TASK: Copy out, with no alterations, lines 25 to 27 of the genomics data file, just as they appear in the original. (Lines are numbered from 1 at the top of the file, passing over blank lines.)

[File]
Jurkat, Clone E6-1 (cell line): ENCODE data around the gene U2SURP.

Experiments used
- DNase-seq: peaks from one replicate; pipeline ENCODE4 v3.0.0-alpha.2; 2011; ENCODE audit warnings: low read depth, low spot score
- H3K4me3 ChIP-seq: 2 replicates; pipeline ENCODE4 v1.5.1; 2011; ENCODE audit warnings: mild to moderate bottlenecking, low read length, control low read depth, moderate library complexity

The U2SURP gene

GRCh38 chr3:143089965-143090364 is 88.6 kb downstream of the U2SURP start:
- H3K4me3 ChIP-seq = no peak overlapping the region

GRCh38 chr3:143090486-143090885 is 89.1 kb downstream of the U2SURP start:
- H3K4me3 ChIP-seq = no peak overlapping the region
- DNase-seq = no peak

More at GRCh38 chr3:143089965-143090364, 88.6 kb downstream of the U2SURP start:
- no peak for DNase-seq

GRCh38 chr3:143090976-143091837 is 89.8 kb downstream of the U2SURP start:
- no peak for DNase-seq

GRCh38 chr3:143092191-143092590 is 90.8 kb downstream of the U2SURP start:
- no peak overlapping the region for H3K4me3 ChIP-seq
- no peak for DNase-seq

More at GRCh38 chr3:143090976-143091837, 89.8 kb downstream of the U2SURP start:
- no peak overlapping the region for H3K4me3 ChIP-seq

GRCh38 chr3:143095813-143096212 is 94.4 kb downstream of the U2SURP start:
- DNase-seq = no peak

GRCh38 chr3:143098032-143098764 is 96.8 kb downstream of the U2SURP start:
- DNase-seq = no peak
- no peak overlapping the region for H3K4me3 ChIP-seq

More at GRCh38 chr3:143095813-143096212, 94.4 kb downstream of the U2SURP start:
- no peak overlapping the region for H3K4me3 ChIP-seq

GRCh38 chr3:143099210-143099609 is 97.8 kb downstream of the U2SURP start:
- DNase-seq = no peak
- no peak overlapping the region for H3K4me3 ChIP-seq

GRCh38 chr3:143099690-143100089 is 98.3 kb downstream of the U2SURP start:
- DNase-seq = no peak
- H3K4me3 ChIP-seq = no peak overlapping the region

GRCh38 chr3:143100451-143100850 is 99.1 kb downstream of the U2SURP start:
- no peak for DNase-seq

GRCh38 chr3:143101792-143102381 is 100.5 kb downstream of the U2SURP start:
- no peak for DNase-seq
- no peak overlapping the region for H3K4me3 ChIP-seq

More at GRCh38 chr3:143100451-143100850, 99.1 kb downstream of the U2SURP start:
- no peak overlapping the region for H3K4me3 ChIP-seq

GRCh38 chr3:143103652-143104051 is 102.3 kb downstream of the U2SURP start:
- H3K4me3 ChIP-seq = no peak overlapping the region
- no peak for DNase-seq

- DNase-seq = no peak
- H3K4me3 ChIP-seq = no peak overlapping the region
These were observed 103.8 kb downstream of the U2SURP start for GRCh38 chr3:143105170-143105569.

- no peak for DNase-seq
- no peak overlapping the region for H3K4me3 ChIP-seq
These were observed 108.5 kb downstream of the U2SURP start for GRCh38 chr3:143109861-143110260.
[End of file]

More at GRCh38 chr3:143095813-143096212, 94.4 kb downstream of the U2SURP start:
- no peak overlapping the region for H3K4me3 ChIP-seq

GRCh38 chr3:143099210-143099609 is 97.8 kb downstream of the U2SURP start: